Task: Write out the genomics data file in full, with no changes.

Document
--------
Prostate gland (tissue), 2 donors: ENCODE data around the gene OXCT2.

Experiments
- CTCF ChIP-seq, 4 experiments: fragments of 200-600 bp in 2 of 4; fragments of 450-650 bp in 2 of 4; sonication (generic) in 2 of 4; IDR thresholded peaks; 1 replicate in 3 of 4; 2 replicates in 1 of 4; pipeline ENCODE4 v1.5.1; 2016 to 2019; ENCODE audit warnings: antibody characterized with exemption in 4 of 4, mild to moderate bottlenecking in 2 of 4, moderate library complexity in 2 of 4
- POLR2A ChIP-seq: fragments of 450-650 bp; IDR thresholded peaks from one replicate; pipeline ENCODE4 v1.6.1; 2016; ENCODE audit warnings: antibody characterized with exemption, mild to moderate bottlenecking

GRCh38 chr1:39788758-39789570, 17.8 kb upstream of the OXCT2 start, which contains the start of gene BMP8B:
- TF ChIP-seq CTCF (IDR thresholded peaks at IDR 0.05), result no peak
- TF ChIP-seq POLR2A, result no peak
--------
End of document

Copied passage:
Prostate gland (tissue), 2 donors: ENCODE data around the gene OXCT2.

Experiments
- CTCF ChIP-seq, 4 experiments: fragments of 200-600 bp in 2 of 4; fragments of 450-650 bp in 2 of 4; sonication (generic) in 2 of 4; IDR thresholded peaks; 1 replicate in 3 of 4; 2 replicates in 1 of 4; pipeline ENCODE4 v1.5.1; 2016 to 2019; ENCODE audit warnings: antibody characterized with exemption in 4 of 4, mild to moderate bottlenecking in 2 of 4, moderate library complexity in 2 of 4
- POLR2A ChIP-seq: fragments of 450-650 bp; IDR thresholded peaks from one replicate; pipeline ENCODE4 v1.6.1; 2016; ENCODE audit warnings: antibody characterized with exemption, mild to moderate bottlenecking

GRCh38 chr1:39788758-39789570, 17.8 kb upstream of the OXCT2 start, which contains the start of gene BMP8B:
- TF ChIP-seq CTCF (IDR thresholded peaks at IDR 0.05), result no peak
- TF ChIP-seq POLR2A, result no peak